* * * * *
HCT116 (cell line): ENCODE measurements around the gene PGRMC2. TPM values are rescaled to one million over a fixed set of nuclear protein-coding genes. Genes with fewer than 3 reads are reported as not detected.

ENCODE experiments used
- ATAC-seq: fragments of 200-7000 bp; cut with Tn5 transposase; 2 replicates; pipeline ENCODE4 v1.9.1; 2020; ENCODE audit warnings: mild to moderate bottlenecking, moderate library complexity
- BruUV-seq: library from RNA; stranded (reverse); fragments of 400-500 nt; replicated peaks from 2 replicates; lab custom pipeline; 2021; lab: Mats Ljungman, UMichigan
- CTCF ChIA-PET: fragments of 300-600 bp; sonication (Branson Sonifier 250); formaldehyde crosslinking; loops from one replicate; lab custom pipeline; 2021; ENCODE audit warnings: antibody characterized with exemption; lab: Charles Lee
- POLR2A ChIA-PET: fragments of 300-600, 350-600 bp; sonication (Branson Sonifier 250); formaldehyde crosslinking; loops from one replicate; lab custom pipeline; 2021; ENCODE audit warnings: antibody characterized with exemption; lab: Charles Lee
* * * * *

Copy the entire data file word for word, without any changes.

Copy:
HCT116 (cell line): ENCODE measurements around the gene PGRMC2. TPM values are rescaled to one million over a fixed set of nuclear protein-coding genes. Genes with fewer than 3 reads are reported as not detected.

ENCODE experiments used
- ATAC-seq: fragments of 200-7000 bp; cut with Tn5 transposase; 2 replicates; pipeline ENCODE4 v1.9.1; 2020; ENCODE audit warnings: mild to moderate bottlenecking, moderate library complexity
- BruUV-seq: library from RNA; stranded (reverse); fragments of 400-500 nt; replicated peaks from 2 replicates; lab custom pipeline; 2021; lab: Mats Ljungman, UMichigan
- CTCF ChIA-PET: fragments of 300-600 bp; sonication (Branson Sonifier 250); formaldehyde crosslinking; loops from one replicate; lab custom pipeline; 2021; ENCODE audit warnings: antibody characterized with exemption; lab: Charles Lee
- POLR2A ChIA-PET: fragments of 300-600, 350-600 bp; sonication (Branson Sonifier 250); formaldehyde crosslinking; loops from one replicate; lab custom pipeline; 2021; ENCODE audit warnings: antibody characterized with exemption; lab: Charles Lee